October 18, 1998 |
David Trimble, leader of the Ulster Unionist Party in Northern Ireland and co-winner of this year's Nobel Prize for Peace, gave these remarks in Belfast on Sept. 3, at a ceremony attended by President Clinton. Mr. President, when you last visited us, you said to the men of violence here that their day was over, that there was no room for guns at democracy's table. There is no justification for violence. There never has been. . . . Mr. President, the path ahead is for true democrats only.
August 16, 1996 |
In two more weeks the so-called marching season will be officially over in Northern Ireland, leaving damages of over a quarter-billion dollars in the roiling wake of its violence. Will anything have been learned from the experience? The British government, which rules the partitioned six-county statelet, hopes so. In a reflex typical of governments everywhere, it has named Dr. Peter North, Vice-Chancellor of Oxford University, to "study the problem and prepare a report.
December 6, 1989 |
To those who gathered Thursday night at Holy Family College to honor him, Bishop Cahal B. Daly is a peacemaker. To the Irish National Caucus, an American group that issued a press release blasting him for his visit to this country, he is a troublemaker. Those conflicting views reflect life in civil war-torn Northern Ireland, a place where many Catholics and Protestants see right and wrong as black and white. Or perhaps green and orange. "But there is no such thing as green tears or orange tears.
July 9, 1997 |
Tension continued to boil in Northern Ireland yesterday with sporadic hijackings, gas bombings and shooting incidents in the third straight day of violence over Protestant marches. In Newry, a border city about 40 miles south of Belfast, armed masked men cleared a train of passengers before setting it on fire. It was the second train burned in three days. Al cross-border train service with the Irish Republic has been suspended. There is growing fear a second round of Protestant marches on Saturday could push events over the brink, triggering full-scale paramilitary violence.
July 4, 1991 |
Talks on the future of Northern Ireland collapsed yesterday, ending what was once hailed as the best chance in a generation to find a political solution to the province's violent conflicts. The talks, which had nearly expired on numerous occasions in recent weeks, were put to rest by the man whose handiwork they were, Britain's Northern Ireland Secretary Peter Brooke. But the cause of the collapse appeared to be the unwillingness of Ulster's Protestant political parties to let the Republic of Ireland play any significant role in the province's political future.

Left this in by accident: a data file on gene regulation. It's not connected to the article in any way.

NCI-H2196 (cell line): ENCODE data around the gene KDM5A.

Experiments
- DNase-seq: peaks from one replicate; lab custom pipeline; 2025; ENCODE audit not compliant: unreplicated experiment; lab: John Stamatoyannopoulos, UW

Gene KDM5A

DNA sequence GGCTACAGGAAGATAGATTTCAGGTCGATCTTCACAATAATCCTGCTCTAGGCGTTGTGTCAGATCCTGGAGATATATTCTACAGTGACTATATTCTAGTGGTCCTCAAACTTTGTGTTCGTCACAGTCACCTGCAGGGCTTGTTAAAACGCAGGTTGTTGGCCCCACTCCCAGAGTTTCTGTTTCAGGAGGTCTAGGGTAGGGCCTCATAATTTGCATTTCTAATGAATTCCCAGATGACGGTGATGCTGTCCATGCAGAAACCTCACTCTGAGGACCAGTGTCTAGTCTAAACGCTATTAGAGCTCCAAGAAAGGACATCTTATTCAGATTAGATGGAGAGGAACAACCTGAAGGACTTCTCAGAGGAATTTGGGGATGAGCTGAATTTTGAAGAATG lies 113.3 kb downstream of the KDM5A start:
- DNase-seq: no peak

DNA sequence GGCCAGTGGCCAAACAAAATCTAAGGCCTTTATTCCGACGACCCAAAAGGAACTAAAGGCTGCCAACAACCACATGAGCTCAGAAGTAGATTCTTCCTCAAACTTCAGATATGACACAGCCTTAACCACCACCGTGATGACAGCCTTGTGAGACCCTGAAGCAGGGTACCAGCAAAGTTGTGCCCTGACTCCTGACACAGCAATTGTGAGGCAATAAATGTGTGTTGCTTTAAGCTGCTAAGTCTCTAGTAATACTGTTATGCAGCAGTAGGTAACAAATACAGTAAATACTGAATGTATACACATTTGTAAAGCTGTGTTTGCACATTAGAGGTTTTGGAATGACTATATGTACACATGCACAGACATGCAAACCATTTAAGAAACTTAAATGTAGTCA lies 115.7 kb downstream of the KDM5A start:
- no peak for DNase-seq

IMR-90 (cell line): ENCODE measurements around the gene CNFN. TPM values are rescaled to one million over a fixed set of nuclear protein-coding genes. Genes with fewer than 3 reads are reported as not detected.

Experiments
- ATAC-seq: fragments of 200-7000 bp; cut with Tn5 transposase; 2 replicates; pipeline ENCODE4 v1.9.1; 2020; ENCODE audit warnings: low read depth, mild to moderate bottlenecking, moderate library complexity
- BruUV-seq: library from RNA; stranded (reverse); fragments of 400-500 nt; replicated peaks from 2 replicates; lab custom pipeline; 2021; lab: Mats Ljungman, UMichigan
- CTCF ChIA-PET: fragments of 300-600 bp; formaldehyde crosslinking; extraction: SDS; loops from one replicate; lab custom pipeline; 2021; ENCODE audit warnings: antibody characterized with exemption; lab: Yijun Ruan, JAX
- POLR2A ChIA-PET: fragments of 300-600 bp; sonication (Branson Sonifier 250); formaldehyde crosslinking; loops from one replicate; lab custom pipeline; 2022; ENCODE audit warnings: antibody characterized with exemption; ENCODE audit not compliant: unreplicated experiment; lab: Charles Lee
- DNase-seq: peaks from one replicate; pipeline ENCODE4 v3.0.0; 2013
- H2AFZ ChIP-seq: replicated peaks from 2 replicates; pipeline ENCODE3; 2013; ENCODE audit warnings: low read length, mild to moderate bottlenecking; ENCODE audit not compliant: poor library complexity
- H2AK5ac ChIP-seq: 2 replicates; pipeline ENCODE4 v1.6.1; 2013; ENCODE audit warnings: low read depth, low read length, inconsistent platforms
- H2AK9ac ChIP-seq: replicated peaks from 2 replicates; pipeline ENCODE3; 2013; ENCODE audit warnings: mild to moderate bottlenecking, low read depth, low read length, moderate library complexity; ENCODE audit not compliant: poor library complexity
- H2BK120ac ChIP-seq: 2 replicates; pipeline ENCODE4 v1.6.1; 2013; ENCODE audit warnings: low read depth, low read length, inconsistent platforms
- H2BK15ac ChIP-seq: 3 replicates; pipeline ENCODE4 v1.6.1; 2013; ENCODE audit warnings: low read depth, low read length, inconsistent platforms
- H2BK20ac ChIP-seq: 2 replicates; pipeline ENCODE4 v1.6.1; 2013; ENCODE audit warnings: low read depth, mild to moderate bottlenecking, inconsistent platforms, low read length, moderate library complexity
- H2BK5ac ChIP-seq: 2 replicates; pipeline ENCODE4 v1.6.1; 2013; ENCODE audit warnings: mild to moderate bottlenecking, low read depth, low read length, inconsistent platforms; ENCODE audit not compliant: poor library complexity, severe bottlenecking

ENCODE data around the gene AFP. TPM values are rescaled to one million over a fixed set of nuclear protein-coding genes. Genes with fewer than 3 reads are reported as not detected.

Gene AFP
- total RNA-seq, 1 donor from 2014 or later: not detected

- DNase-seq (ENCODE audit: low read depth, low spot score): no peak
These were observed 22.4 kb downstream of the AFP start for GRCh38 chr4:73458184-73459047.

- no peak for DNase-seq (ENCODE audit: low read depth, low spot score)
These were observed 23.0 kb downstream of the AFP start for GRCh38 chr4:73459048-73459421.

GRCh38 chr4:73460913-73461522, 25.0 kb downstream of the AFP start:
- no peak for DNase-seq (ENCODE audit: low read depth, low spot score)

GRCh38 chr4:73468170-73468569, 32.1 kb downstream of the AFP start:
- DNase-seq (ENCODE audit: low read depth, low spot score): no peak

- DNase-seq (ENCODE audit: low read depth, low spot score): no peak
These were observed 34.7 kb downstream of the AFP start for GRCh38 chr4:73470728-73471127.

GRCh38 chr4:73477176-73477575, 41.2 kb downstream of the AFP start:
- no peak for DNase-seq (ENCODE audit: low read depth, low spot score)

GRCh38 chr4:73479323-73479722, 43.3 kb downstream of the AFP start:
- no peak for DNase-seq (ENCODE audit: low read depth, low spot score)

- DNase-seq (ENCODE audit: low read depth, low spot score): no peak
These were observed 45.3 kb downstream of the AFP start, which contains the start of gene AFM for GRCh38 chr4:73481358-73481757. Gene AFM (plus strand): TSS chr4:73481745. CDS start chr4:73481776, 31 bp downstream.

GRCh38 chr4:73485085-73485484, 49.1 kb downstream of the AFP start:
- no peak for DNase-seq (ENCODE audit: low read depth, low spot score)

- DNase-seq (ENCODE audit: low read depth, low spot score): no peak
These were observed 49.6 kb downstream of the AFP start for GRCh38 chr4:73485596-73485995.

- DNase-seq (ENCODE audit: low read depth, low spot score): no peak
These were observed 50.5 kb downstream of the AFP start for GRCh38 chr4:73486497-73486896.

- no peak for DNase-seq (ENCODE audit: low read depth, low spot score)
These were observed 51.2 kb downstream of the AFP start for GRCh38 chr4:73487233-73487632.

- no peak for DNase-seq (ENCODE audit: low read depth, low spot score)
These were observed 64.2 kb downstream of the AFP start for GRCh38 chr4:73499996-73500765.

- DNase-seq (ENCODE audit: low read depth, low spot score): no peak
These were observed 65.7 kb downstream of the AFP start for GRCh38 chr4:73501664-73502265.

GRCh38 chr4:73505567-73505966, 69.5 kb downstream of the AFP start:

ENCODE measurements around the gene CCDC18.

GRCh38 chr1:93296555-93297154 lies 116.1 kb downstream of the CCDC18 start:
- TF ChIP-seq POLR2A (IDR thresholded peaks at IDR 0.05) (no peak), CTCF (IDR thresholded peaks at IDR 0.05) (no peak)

June 26, 1987 |
As an 18-year-old from West Belfast, I interviewed for a job with a large insurance company. I was subsequently told by the firm's manager that, although I was the best applicant, he could not hire me because I was a Catholic. Currently, I lead the Alliance Party, the only nonsectarian political party in Northern Ireland. Its 10 percent of the popular vote is drawn equally from Catholics and Protestants. One of the party's founding principles was and remains a pledge to root out injustice and discrimination in our society.
July 15, 1986 |
A gang of masked men carrying axes and cudgels terrorized Roman Catholics in a pre-dawn attack in the normally peaceful village of Rasharkin in Country Antrim yesterday. The raid was one of the worst incidents in a series of street skirmishes and sectarian clashes that started Friday night, the eve of a major Protestant celebration that marks the victory of Protestant King William of Orange over Catholic King James II at the Battle of the Boyne in 1609. In Rasharkin, masked vandals toting cudgels, pickax handles and axes set upon 12 homes before dawn, wrecked five cars and injured a 16-year-old youth trying to defend himself, police said.
March 5, 1987 |
After graduating from Yale Law School, Thomas Patrick Foley spent two years in Northern Ireland serving as volunteer legal counsel to the Peace People, a Nobel Peace Prize-winning group dedicated to easing tensions in that war- ravaged province. In his new position as executive deputy secretary in the Pennsylvania Department of Labor and Industry, Foley, a Flourtown native, will be a key figure in trying to keep peace between workers and management in the state. Foley, who began working at his new post Monday, said he was looking forward to the challenge of carrying out Gov. Casey's Pennsylvania Partnership campaign.
August 16, 1998 |
The worst bombing in Northern Ireland's modern history yesterday killed at least 28 people, including an 18-month-old child, in a crowded market town 70 miles west of Belfast. Hospital officials said 220 were injured, 10 critically, in the attack at Omagh, County Tyrone, which occurred in midafternoon in the center of the mixed Catholic and Protestant town on its busiest shopping day. Police suggested that a warning call to the British Broadcasting Corp. newsroom in Belfast 40 minutes before the explosion may have been designed to lead civilians to the bombing site.
May 21, 1992 |
The speaker's voice carried the lilt of the Emerald Isle, a rhythmic flow of words that riveted the attention of the group of more than 40 men and women of all ages at the Cinnaminson Public Library. But her talk did not call to mind shades of green fields or bright-eyed, freckle-faced children. When Noelle Ryan of Belfast addressed the members of the Irish American Unity Conference South Jersey Chapter on May 13 it was about prisons and extradition and politicians. It was an update on the "troubles" in Northern Ireland.